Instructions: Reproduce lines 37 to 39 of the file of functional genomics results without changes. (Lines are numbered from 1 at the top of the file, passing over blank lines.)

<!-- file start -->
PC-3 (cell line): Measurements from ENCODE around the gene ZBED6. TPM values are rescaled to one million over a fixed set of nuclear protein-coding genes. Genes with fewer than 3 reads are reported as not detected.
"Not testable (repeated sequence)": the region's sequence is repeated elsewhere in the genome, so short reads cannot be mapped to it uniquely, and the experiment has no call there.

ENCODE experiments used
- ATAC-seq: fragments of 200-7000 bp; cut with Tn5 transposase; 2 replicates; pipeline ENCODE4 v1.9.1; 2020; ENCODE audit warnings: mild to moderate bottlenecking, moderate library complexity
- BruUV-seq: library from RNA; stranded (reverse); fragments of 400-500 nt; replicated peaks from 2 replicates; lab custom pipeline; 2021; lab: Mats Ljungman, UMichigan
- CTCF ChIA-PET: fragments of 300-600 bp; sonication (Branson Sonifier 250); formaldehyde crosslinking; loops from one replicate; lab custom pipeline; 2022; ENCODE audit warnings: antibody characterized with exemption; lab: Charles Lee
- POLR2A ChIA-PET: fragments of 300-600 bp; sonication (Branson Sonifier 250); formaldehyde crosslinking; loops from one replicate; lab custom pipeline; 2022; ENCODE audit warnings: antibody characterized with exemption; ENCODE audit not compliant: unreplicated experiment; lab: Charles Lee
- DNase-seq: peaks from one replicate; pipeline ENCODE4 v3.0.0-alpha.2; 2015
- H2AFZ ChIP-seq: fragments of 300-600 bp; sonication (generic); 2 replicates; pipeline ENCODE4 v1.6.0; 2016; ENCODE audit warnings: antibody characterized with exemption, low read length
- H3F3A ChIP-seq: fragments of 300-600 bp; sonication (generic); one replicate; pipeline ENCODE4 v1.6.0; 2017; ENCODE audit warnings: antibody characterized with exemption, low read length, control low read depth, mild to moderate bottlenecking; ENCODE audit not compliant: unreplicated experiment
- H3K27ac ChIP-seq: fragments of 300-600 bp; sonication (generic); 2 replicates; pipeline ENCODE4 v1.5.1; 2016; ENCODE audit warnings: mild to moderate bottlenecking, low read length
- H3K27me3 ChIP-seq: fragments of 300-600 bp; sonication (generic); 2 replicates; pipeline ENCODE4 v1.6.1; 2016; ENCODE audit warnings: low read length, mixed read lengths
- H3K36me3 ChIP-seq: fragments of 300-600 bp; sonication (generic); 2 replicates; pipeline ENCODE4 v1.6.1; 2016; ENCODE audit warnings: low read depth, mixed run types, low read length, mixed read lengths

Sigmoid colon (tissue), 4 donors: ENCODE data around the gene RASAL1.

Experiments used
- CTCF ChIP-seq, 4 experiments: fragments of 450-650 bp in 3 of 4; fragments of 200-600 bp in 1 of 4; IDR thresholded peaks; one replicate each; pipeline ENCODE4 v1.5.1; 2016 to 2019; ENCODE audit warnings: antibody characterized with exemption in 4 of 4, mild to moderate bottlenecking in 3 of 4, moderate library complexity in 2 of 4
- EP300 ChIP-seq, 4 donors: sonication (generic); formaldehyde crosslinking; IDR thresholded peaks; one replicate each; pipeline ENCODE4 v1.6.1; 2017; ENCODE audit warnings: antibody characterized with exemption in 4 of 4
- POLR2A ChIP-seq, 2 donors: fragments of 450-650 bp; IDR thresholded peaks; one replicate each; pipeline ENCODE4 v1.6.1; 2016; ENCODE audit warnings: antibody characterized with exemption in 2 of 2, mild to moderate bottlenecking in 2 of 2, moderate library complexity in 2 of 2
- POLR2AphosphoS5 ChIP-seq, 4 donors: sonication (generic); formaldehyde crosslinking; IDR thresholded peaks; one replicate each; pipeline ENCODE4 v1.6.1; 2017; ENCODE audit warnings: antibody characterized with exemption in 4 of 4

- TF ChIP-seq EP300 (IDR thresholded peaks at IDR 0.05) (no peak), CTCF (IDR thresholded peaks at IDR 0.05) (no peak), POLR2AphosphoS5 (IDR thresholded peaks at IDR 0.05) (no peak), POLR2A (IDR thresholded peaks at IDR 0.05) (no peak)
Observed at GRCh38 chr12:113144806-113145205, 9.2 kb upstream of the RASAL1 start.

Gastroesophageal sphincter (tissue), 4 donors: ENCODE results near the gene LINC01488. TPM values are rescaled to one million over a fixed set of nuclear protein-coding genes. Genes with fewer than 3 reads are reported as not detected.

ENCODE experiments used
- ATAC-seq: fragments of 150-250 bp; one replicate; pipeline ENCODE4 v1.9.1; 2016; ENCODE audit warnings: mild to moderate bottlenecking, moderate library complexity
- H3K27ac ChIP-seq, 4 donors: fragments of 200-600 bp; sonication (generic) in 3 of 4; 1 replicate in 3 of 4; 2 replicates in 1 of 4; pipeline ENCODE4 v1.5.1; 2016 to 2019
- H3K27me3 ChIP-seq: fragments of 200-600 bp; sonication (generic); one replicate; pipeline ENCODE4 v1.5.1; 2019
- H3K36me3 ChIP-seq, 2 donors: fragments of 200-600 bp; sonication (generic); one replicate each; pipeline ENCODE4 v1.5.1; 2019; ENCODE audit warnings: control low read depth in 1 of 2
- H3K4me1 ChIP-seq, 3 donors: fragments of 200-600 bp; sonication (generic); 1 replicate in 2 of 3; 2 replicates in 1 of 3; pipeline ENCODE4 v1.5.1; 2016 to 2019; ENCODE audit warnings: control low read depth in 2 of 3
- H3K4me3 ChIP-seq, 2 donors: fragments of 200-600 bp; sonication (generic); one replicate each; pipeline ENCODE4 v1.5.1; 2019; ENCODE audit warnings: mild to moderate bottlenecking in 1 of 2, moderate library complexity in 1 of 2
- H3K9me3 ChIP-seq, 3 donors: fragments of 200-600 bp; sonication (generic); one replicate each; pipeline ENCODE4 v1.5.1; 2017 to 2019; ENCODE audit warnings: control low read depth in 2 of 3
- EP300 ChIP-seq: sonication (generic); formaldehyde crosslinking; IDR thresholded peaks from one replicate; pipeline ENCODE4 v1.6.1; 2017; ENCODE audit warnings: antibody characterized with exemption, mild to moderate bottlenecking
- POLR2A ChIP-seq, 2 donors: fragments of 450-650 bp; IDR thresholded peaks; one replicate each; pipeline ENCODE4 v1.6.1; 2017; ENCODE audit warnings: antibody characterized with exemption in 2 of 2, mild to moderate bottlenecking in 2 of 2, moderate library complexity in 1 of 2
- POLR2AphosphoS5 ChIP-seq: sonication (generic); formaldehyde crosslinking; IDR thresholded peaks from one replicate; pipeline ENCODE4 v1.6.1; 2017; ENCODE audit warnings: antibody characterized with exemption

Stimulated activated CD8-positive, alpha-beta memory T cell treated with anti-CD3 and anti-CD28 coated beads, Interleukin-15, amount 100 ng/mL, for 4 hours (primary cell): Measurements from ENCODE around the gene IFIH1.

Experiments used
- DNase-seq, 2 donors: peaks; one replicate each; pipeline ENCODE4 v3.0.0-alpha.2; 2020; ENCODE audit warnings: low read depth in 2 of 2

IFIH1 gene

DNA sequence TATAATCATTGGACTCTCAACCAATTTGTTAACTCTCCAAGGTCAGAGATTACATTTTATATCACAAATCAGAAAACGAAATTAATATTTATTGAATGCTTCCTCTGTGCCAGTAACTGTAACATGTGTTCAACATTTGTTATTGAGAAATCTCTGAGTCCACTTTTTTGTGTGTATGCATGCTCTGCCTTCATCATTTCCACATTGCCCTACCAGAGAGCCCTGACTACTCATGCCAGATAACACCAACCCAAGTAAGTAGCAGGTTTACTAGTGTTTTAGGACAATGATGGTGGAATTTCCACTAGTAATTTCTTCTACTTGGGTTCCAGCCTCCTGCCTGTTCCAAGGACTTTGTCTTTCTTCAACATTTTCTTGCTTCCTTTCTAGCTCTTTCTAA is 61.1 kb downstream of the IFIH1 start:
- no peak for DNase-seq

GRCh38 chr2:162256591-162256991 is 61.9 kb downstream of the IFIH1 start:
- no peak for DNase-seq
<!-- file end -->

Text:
IFIH1 gene

DNA sequence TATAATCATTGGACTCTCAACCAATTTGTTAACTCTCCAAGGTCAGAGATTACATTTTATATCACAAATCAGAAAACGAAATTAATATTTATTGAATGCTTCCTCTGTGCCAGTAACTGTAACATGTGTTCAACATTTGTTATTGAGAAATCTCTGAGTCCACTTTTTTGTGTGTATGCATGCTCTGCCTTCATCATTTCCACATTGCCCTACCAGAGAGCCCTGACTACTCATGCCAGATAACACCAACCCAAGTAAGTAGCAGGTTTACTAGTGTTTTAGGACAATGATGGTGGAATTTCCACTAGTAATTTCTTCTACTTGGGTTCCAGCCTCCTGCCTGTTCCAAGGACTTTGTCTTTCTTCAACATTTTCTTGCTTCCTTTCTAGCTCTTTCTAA is 61.1 kb downstream of the IFIH1 start:
- no peak for DNase-seq